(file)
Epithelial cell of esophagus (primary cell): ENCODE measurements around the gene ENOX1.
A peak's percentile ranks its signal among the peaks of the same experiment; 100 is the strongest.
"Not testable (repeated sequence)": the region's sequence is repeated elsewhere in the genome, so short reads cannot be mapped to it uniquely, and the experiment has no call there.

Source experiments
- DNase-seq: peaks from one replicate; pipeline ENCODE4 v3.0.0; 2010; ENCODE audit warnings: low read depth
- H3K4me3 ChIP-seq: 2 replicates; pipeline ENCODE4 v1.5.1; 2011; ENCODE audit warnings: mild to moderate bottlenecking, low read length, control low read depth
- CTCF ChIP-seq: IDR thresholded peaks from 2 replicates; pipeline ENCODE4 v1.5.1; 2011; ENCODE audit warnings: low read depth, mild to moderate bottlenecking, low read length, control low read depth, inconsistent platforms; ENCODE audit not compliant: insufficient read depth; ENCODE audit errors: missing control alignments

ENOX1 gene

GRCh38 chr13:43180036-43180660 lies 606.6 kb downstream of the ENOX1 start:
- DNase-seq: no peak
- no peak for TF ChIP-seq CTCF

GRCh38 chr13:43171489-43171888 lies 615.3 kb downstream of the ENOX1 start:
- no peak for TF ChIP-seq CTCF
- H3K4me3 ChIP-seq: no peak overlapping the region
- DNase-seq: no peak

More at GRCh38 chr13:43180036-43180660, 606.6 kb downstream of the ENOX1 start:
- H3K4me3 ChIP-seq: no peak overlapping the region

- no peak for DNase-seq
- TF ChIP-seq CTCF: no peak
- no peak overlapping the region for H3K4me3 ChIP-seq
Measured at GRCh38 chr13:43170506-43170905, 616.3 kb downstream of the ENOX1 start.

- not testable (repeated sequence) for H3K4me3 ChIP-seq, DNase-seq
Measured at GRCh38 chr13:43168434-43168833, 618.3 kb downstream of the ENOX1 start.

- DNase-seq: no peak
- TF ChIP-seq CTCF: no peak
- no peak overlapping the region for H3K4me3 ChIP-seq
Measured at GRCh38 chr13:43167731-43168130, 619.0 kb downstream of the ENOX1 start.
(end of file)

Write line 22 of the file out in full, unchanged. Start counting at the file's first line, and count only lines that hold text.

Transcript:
- not testable (repeated sequence) for H3K4me3 ChIP-seq, DNase-seq